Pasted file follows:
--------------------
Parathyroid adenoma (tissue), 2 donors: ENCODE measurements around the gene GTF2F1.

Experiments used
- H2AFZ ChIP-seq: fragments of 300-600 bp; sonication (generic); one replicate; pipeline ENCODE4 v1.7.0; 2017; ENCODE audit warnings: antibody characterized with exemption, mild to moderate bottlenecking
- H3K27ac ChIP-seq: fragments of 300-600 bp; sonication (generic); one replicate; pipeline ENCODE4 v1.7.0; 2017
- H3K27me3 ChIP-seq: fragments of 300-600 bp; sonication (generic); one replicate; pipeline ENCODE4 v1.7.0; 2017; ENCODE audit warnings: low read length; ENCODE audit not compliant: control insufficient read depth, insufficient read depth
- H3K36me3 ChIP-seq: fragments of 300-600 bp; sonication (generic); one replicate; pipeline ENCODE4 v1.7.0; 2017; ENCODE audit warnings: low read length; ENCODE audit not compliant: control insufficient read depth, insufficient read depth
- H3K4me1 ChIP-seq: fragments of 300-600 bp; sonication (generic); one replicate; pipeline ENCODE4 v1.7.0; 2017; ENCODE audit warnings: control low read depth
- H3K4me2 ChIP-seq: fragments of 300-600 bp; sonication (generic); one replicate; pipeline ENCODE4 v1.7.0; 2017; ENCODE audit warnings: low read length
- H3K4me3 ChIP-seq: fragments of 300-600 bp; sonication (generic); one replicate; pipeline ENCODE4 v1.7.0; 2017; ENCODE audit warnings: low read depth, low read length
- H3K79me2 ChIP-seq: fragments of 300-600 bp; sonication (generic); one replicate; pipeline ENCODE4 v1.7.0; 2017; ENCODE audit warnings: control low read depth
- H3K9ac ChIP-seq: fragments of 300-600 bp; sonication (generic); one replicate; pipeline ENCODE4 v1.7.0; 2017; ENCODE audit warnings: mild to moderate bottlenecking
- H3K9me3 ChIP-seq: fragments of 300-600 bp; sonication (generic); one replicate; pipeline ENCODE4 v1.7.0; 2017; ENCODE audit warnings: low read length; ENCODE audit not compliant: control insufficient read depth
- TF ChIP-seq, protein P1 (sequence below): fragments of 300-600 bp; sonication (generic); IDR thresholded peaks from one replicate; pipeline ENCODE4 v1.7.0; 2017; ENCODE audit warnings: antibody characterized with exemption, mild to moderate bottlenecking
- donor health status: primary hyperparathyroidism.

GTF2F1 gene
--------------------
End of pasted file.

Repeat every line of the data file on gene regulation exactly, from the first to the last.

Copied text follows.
Parathyroid adenoma (tissue), 2 donors: ENCODE measurements around the gene GTF2F1.

Experiments used
- H2AFZ ChIP-seq: fragments of 300-600 bp; sonication (generic); one replicate; pipeline ENCODE4 v1.7.0; 2017; ENCODE audit warnings: antibody characterized with exemption, mild to moderate bottlenecking
- H3K27ac ChIP-seq: fragments of 300-600 bp; sonication (generic); one replicate; pipeline ENCODE4 v1.7.0; 2017
- H3K27me3 ChIP-seq: fragments of 300-600 bp; sonication (generic); one replicate; pipeline ENCODE4 v1.7.0; 2017; ENCODE audit warnings: low read length; ENCODE audit not compliant: control insufficient read depth, insufficient read depth
- H3K36me3 ChIP-seq: fragments of 300-600 bp; sonication (generic); one replicate; pipeline ENCODE4 v1.7.0; 2017; ENCODE audit warnings: low read length; ENCODE audit not compliant: control insufficient read depth, insufficient read depth
- H3K4me1 ChIP-seq: fragments of 300-600 bp; sonication (generic); one replicate; pipeline ENCODE4 v1.7.0; 2017; ENCODE audit warnings: control low read depth
- H3K4me2 ChIP-seq: fragments of 300-600 bp; sonication (generic); one replicate; pipeline ENCODE4 v1.7.0; 2017; ENCODE audit warnings: low read length
- H3K4me3 ChIP-seq: fragments of 300-600 bp; sonication (generic); one replicate; pipeline ENCODE4 v1.7.0; 2017; ENCODE audit warnings: low read depth, low read length
- H3K79me2 ChIP-seq: fragments of 300-600 bp; sonication (generic); one replicate; pipeline ENCODE4 v1.7.0; 2017; ENCODE audit warnings: control low read depth
- H3K9ac ChIP-seq: fragments of 300-600 bp; sonication (generic); one replicate; pipeline ENCODE4 v1.7.0; 2017; ENCODE audit warnings: mild to moderate bottlenecking
- H3K9me3 ChIP-seq: fragments of 300-600 bp; sonication (generic); one replicate; pipeline ENCODE4 v1.7.0; 2017; ENCODE audit warnings: low read length; ENCODE audit not compliant: control insufficient read depth
- TF ChIP-seq, protein P1 (sequence below): fragments of 300-600 bp; sonication (generic); IDR thresholded peaks from one replicate; pipeline ENCODE4 v1.7.0; 2017; ENCODE audit warnings: antibody characterized with exemption, mild to moderate bottlenecking
- donor health status: primary hyperparathyroidism.

GTF2F1 gene